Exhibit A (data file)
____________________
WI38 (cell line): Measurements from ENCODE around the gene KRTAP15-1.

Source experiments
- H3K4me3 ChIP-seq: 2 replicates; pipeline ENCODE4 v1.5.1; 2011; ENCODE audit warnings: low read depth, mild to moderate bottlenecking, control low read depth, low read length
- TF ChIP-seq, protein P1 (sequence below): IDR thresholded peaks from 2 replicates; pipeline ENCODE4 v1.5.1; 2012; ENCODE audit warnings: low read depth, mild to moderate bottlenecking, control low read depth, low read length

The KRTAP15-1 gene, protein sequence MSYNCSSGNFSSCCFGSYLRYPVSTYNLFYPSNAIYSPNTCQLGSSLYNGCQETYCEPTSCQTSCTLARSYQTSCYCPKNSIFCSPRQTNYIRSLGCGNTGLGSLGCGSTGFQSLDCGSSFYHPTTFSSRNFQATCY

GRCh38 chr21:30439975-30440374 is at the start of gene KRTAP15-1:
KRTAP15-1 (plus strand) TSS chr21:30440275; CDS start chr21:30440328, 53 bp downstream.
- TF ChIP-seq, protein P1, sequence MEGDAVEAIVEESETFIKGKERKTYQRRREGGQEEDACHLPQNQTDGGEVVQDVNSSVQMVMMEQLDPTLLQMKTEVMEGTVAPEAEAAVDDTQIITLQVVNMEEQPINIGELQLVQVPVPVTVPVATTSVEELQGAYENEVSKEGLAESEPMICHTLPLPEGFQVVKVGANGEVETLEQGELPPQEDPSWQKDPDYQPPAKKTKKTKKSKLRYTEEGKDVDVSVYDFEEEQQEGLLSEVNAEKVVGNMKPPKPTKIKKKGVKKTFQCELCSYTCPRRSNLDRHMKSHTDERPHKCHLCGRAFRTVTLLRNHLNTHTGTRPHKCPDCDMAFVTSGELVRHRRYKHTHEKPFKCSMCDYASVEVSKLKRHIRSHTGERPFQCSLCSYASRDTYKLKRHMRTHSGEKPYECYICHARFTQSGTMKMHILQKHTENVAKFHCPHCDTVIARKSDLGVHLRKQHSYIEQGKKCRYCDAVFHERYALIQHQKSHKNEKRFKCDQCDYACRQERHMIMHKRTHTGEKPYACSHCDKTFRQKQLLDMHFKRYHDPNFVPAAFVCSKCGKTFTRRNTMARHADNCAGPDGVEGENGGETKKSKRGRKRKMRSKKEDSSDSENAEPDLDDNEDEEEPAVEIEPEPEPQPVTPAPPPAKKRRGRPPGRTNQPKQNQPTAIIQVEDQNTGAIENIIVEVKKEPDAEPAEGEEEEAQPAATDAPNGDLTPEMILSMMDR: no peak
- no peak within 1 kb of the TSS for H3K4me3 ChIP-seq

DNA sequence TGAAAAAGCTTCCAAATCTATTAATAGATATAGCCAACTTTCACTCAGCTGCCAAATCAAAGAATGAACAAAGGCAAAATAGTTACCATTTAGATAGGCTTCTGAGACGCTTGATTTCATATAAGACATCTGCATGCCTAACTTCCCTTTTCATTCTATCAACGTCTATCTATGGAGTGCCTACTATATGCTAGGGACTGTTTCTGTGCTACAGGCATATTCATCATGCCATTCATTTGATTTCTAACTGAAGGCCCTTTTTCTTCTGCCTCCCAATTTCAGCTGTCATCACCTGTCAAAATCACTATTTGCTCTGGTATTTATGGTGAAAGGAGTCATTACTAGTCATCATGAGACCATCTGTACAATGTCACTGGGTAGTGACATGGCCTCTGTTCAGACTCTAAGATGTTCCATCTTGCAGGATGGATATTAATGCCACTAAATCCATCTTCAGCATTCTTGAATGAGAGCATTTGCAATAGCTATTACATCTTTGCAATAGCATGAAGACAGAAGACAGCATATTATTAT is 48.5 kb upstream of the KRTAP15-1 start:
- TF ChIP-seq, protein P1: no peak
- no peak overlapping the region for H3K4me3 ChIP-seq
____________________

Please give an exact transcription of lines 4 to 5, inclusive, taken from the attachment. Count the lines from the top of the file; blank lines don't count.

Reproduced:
- TF ChIP-seq, protein P1 (sequence below): IDR thresholded peaks from 2 replicates; pipeline ENCODE4 v1.5.1; 2012; ENCODE audit warnings: low read depth, mild to moderate bottlenecking, control low read depth, low read length

The KRTAP15-1 gene, protein sequence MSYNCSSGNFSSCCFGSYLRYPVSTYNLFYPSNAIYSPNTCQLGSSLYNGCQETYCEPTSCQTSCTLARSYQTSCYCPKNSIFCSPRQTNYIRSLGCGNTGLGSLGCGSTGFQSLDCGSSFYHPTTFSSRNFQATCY